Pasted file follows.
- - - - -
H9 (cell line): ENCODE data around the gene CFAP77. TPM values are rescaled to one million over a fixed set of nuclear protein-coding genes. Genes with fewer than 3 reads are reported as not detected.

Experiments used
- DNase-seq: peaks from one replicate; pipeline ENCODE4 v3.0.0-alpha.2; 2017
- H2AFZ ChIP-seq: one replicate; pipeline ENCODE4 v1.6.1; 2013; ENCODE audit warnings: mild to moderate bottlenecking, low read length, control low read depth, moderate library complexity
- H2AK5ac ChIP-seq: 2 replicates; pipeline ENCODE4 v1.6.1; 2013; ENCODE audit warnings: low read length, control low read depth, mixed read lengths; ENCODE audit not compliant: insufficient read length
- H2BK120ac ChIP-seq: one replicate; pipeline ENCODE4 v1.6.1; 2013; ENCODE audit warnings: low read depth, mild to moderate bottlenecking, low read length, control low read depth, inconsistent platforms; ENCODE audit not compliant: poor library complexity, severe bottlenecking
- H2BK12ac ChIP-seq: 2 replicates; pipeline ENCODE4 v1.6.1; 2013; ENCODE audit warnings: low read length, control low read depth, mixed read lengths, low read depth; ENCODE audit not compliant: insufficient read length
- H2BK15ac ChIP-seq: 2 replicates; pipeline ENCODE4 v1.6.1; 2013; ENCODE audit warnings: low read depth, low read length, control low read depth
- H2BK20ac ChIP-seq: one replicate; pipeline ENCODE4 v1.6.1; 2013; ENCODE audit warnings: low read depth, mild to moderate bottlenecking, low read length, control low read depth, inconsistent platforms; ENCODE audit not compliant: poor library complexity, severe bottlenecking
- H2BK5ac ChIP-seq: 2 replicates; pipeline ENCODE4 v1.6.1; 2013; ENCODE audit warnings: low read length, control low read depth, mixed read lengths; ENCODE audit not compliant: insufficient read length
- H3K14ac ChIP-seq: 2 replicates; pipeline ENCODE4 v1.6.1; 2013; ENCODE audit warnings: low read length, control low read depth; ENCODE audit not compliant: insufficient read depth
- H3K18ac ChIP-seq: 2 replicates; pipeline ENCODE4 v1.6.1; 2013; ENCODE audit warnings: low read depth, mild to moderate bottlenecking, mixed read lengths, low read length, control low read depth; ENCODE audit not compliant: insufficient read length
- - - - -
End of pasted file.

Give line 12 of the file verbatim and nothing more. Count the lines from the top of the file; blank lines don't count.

- H3K18ac ChIP-seq: 2 replicates; pipeline ENCODE4 v1.6.1; 2013; ENCODE audit warnings: low read depth, mild to moderate bottlenecking, mixed read lengths, low read length, control low read depth; ENCODE audit not compliant: insufficient read length